It's unprecedented. Supervisor of banks Roni Hizkiyahu last week blocked Bank Hapoalim from appointing its own choice of CEO. His move constituted an aggressive intervention, even a declaration of war. It shows just how worried Hizkiyahu is about the management of the bank.
Hapoalim had been considered the most dependable bank in Israel. Now it has become the one that most keeps the watchdog awake at night.
Two months ago Hizkiyahu visited Shari Arison, the bank's owner, telling her she had to handle Hapoalim's management problems, including the feuds at the top. Mainly, he was referring to Hapoalim's high-risk investments in mortgage-backed securities.
His main criticism was how those investments had been handled after the subprime meltdown had begun to roll. Despite Hizkiyahu's warnings, the bank's management - chairman Danny Dankner and CEO Zvi Ziv - failed to tackle the problem in time. Therefore, Hizkiyahu intervened in May 2008, forcing Hapoalim to sell its MBS at a loss of $1.3 billion. If Hapoalim hadn't been forced to sell, its loss would have been about $2.5 billion, at this time, and the bank's condition would have been far worse.
Later Hizkiyahu refused to allow Hapoalim to buy the controlling interests in banks in Ukraine and Russia, sparing the Israeli bank from more exposure to risk. Also, in the last year and a half, three of the bank's risk managers have been replaced, not to mention other high-ranking managers. Hizkiyahu isn't pleased about this churn at the top either. He presented all these concerns to Arison.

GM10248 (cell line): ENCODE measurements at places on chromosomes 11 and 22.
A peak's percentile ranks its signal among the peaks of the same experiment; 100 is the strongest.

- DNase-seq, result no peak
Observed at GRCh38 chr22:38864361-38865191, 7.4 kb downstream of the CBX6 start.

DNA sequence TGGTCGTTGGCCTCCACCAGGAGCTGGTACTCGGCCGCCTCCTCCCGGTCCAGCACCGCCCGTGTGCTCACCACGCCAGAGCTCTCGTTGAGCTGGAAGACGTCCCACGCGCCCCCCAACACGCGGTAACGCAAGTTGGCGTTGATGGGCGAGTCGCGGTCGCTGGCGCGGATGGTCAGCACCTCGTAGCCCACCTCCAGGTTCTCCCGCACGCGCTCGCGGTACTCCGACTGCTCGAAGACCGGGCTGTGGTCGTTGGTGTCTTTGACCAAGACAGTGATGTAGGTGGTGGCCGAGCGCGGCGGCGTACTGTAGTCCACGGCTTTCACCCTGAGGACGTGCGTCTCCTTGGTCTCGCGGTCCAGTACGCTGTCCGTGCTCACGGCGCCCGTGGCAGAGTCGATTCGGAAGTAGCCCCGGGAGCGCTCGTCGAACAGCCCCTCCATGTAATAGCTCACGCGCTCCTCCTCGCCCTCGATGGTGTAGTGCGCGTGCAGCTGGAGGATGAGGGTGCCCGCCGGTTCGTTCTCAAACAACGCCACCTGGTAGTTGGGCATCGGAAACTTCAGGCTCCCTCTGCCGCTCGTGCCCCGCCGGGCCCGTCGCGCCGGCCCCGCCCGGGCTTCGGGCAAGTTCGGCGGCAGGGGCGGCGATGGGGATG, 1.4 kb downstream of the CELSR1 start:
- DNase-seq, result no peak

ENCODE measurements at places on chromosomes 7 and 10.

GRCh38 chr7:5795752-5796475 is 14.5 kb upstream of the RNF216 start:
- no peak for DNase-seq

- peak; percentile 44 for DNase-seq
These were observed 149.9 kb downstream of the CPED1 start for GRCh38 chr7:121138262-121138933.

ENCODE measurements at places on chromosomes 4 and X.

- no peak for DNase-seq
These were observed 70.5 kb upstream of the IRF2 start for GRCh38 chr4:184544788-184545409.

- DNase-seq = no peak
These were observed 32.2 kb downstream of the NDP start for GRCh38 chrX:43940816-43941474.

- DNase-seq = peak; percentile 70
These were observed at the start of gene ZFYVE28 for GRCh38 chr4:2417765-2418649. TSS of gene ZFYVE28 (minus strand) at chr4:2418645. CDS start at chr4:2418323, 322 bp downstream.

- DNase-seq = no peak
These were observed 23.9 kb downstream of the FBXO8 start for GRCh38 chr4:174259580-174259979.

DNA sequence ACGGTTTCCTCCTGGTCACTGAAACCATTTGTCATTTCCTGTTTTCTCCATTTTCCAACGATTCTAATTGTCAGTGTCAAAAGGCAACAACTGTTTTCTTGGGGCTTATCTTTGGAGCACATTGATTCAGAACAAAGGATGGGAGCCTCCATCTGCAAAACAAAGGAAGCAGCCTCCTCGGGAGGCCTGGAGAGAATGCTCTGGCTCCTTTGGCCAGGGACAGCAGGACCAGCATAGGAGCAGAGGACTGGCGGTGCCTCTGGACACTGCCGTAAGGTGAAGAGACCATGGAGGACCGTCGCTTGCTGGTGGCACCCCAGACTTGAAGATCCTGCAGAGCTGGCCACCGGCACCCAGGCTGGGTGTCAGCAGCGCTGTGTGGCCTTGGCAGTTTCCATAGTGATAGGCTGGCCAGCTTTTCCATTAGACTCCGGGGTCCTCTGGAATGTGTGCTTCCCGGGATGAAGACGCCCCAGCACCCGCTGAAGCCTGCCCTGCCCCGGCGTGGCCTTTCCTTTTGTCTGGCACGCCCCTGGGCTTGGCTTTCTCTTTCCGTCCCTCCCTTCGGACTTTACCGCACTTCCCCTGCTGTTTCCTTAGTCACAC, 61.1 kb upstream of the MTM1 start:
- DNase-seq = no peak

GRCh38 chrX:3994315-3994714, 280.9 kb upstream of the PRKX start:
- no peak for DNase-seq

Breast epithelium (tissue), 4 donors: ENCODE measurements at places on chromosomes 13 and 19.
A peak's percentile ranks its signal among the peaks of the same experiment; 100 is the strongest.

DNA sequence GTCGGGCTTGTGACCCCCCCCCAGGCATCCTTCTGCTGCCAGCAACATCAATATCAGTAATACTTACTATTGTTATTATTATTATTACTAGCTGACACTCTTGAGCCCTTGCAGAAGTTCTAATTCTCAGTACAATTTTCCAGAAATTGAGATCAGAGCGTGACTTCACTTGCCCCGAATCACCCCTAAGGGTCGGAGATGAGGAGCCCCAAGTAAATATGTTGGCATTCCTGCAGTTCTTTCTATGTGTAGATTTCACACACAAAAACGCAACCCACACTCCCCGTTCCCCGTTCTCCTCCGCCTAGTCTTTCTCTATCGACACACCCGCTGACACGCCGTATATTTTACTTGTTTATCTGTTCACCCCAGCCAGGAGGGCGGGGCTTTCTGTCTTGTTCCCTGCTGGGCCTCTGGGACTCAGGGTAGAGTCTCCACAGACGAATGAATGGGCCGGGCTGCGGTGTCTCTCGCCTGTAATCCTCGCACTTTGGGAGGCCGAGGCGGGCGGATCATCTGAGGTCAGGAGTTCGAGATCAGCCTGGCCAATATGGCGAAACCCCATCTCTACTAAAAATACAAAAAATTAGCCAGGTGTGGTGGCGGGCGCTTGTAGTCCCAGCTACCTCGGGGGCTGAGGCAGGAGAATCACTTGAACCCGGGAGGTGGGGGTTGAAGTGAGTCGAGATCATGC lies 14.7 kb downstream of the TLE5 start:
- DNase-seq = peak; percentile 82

The result was that Arison and Dankner decided that Ziv should go home, a decision that came out of the blue, one day before Bank Hapoalim released its fourth-quarter and year-2008 financial statements. That's unprecedented, too. Even more astonishing, the board didn't thoroughly discuss the change at the top. It rubber-stamped the decision, asking no questions about why Ziv was leaving, and appointing Zion Keinan as successor without looking at alternatives. Hizkiyahu became even more worried.
Hizkiyahu would like a "total banker" to head Hapoalim, the kind with years of experience in risk management, who has already handled crises in credit and investments. That isn't Keinan. Nor does chairman Dankner come from banking, actually. Hapoalim would have a top team without balances. Ousting Ziv changed the situation for the worse, because Ziv was at least a real banker.
In normal times, Keinan could have spent some months learning the business. But this isn't the time for school. The business environment is full of shoals, debt arrangements for Israel's biggest companies are lurking and the bank is exposed to risk. So Hizkiyahu wrote to Dankner, demanding that Keinan's appointment be suspended until alternatives are located by a committee, or some other way, and the issue is thoroughly thought through. Hizkiyahu is also inquiring into the manner in which Ziv quit and Keinan was appointed.
In essence Hizkiyahu's message to Dankner and Arison is: I won't accept Zion Keinan. I want a banker.
But Dankner and Arison have dug in their heels.
Last week Hizkiyahu opened a front against one of the most powerful women in Israel's business scene, Arison. For the greater good of us all, we can only hope he wins.
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